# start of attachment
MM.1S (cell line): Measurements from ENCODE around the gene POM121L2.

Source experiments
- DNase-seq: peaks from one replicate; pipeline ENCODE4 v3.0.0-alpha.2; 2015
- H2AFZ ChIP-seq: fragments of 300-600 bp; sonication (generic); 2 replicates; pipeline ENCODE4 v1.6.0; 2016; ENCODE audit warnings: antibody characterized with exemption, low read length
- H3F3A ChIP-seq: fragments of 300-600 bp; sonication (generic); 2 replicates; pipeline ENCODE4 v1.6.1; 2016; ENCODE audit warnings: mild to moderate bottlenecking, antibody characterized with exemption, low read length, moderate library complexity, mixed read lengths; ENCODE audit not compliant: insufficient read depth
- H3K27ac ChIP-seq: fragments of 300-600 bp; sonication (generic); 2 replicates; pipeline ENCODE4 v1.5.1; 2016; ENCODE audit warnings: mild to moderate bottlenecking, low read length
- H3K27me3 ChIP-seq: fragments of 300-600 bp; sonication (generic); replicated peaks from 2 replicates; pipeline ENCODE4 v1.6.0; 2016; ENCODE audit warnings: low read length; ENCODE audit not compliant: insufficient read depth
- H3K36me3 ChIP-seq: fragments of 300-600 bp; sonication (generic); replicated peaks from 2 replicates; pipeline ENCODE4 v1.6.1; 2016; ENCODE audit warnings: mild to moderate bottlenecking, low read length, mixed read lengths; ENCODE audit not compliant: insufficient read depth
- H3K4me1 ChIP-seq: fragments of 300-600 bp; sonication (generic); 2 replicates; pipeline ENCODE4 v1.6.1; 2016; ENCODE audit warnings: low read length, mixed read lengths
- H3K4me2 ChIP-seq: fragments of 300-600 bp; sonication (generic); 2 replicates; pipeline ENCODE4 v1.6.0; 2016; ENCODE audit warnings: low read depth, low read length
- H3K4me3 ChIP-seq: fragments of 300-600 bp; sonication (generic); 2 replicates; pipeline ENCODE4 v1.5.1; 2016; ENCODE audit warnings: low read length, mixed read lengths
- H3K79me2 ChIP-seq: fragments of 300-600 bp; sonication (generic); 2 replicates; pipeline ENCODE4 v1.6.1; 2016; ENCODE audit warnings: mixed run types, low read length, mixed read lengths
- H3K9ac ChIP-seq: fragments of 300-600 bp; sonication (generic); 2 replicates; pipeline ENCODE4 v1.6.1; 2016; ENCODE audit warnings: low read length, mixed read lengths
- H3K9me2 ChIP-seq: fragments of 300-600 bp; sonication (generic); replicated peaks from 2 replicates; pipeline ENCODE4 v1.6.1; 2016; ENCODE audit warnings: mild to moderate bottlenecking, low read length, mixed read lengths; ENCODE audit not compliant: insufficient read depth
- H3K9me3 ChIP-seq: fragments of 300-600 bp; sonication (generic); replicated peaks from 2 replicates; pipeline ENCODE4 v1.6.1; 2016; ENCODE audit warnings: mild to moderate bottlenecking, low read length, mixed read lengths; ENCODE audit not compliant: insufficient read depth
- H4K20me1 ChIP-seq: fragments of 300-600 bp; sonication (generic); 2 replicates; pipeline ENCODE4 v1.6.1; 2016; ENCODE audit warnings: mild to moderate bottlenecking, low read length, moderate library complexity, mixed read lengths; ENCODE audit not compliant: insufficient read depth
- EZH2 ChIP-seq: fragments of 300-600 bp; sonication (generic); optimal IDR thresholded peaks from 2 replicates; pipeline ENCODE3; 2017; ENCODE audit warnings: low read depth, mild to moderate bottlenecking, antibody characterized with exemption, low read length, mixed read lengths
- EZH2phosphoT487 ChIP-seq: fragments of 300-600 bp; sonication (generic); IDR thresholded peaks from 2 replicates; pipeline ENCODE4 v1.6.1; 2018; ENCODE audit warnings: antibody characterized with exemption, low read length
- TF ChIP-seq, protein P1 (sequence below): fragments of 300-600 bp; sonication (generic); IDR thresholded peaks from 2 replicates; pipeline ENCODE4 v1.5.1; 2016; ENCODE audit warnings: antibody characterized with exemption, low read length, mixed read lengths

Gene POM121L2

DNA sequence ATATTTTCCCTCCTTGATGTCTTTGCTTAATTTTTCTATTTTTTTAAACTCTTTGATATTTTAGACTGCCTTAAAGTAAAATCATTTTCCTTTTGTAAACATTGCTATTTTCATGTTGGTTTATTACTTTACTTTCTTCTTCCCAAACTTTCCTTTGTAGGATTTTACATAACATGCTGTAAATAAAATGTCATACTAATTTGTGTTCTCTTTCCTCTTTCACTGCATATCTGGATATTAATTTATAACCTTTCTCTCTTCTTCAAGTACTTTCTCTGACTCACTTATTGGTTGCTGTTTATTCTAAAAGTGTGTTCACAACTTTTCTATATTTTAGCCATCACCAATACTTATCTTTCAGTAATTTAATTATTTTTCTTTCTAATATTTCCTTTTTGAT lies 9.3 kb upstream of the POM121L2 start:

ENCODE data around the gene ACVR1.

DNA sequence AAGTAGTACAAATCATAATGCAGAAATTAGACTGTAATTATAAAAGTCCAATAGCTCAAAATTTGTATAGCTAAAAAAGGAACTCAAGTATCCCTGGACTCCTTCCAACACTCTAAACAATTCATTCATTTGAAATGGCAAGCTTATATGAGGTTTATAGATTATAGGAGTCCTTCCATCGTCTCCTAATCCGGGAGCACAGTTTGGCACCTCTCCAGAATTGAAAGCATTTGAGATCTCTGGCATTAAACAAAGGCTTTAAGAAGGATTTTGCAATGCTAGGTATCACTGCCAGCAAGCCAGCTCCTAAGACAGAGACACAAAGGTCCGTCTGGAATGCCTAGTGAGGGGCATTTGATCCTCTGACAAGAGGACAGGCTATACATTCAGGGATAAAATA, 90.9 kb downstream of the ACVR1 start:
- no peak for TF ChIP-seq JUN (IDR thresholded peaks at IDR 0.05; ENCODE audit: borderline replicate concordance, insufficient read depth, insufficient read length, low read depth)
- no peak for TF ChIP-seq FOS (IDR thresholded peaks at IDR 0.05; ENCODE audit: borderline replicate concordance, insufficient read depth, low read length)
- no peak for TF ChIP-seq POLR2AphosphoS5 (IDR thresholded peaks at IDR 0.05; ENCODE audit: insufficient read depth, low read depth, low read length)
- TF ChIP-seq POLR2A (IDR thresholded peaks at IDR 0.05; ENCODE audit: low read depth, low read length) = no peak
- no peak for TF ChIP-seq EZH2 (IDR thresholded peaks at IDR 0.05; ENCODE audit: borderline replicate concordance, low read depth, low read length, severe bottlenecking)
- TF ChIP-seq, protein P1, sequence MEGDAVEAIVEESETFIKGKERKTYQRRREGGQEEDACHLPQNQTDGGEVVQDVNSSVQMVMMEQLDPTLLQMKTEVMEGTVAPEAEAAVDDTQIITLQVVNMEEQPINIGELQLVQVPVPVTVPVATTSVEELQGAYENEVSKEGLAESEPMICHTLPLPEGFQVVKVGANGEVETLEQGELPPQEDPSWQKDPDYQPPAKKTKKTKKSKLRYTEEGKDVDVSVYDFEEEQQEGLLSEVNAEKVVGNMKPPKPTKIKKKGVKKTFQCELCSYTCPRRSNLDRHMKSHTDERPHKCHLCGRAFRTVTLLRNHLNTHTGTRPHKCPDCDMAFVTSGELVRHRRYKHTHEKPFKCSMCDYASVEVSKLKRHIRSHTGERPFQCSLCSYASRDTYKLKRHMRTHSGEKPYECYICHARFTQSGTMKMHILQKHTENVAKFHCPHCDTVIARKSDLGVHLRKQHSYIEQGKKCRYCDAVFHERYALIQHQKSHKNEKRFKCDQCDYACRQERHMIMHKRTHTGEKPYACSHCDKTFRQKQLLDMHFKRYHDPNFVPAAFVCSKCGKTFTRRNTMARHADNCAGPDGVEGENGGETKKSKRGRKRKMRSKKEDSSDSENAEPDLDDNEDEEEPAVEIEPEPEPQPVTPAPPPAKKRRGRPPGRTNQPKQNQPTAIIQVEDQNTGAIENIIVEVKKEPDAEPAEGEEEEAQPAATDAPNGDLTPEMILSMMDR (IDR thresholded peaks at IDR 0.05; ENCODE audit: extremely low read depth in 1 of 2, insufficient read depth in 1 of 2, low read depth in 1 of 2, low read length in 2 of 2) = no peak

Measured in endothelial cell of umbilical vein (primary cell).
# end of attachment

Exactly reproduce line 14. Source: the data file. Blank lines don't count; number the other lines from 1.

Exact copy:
- H3K9me2 ChIP-seq: fragments of 300-600 bp; sonication (generic); replicated peaks from 2 replicates; pipeline ENCODE4 v1.6.1; 2016; ENCODE audit warnings: mild to moderate bottlenecking, low read length, mixed read lengths; ENCODE audit not compliant: insufficient read depth